UW-CTRI researchers presented 14 times at the 2018 annual meeting of the Society for Research on Nicotine and Tobacco (SRNT) at the Baltimore Hilton February 21-24. In addition to six podium presentations, there will be eight posters presented by UW-CTRI experts. Here is a brief summary of the findings.
1. Referral to Randomized Smoking Reduction and Cessation Treatments in Primary Care Clinics: Electronic vs. Fax Referral. By Madeline Oguss, Danielle McCarthy, Dave Fraser, Megan Piper, Jessica Cook, Tanya Schlam, Timothy Baker, Michael Fiore. Oguss said this research compared: 1) a system that referred patients via electronic health records (EHR) to a smoking-treatment study with 2) a quit line fax referral system in various primary care clinics. Whereas 42.8% of smokers were referred by EHR, only 2.1% were referred via fax. Just 12.2% from the EHR referrals enrolled, and 1% via fax. When comparing the health care systems’ use of the EHR invitation, the health system which implemented a hard-stop invitation reported more invitations documented, and reported more invitation declines than the system with the invitation visible to clinicians but not required as a hard stop. However, the health system with just the visible invitation ultimately had a slightly higher proportion of smokers referred and enrolled to the smoking-treatment study.
2. Can We Increase Smoking Cessation Medication Adherence and Does It Matter? Tanya Schlam, Timothy Baker, Jessica Cook, Todd Hayes-Birchler, Daniel Bolt, Stevens Smith, Michael Fiore, and Megan Piper. Schlam discussed what are, to the best of the team’s knowledge, the most comprehensive data collected to date on adherence to nicotine replacement therapy. The study found low adherence overall. Adherence to the patch and nicotine gum was strongly related to abstinence, but the causal basis of this relation is unclear. The study also found that e-Monitoring Counseling slightly increased gum use but did not increase abstinence. Extended-length medication (8 months) increased abstinence, compared to standard-length medication (2 months).
3. Relations of Distress Tolerance and Anxiety Sensitivity to Smoking Cessation, Withdrawal, and Pharmacotherapy Response. Tanya Schlam, Jessica Cook, Stevens Smith, Timothy Baker, Megan Piper. This study found that stronger distress tolerance was related to a greater likelihood of quitting smoking. Distress tolerance is the ability to tolerate aversive feelings. The study also found that both low distress tolerance and high anxiety sensitivity (i.e. the fear of anxious feelings), are associated with stronger tobacco dependence and withdrawal.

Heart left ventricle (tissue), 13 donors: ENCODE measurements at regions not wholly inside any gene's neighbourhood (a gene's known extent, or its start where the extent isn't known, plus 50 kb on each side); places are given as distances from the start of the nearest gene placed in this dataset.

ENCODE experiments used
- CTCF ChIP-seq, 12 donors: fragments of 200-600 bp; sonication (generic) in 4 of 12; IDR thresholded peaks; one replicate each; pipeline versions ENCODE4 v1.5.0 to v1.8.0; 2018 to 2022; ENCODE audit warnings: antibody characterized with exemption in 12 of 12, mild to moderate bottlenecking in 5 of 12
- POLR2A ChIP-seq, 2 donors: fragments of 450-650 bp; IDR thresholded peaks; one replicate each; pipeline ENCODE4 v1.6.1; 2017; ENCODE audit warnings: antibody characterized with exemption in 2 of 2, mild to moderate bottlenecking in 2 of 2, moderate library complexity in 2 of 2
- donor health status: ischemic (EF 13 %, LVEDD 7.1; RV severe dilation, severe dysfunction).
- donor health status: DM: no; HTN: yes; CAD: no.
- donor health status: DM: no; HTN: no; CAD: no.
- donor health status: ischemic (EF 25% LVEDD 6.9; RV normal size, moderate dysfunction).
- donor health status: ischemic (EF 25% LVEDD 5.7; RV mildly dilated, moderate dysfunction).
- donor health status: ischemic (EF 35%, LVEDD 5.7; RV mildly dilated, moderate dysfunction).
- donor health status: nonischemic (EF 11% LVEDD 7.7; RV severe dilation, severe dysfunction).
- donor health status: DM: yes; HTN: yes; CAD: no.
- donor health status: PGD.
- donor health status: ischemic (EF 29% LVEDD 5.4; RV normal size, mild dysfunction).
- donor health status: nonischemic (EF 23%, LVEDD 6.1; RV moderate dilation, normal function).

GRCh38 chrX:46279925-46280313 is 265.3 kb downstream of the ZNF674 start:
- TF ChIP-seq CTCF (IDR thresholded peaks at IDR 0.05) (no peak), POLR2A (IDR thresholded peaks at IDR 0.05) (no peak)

4. Engagement in Smoking Reduction Treatment in Primary Care Among Smokers Initially Unwilling to Quit. Jessica Cook, Timothy Baker, Tanya Schlam, Megan Piper, Robin Mermelstein. Schlam presented this research, which found that a 6-12 week smoking-reduction treatment promoted increased engagement when compared to a year-long treatment plan. Researchers compared rates of treatment engagement among smokers unwilling to quit but willing to reduce their smoking. The results suggest that briefer, front-loaded reduction treatments could be an efficient strategy for engaging smokers initially unwilling to quit and motivating them to make aided quit attempts. About 20% made an aided quit attempt.
5. Optimizing Smoking Treatment on Both Effectiveness and Cost as Part of the Multiphase Optimization Strategy (MOST). Megan Piper, Stevens Smith, Linda Collins, Daniel Bolt, David Fraser, Marlon Mundt, Michael Fiore and Timothy Baker. SRNT Secretary-Treasurer and UW-CTRI Associate Director of Research Megan Piper presented this research on how to select the best treatment package based on cost-effectiveness. This approach was contrasted with effectiveness-based optimization or just providing the most intensive treatment package possible. By using the Multiphase Optimization Strategy (MOST), researchers found that cost-effectiveness optimization holds promise for identifying treatments that are attractive to health care systems and appropriate for primary care in terms of effectiveness and overall cost. Piper said the “kitchen sink” approach of combining lots of treatments together is neither more effective nor cost-effective. “It may be that all that contact might be overwhelming to smokers, that quitting smoking becomes like a job and is anxiety-inducing.” Giving smokers medications before their quit date to prepare them for quitting was more cost-effective than extending their medication treatments after the quit date.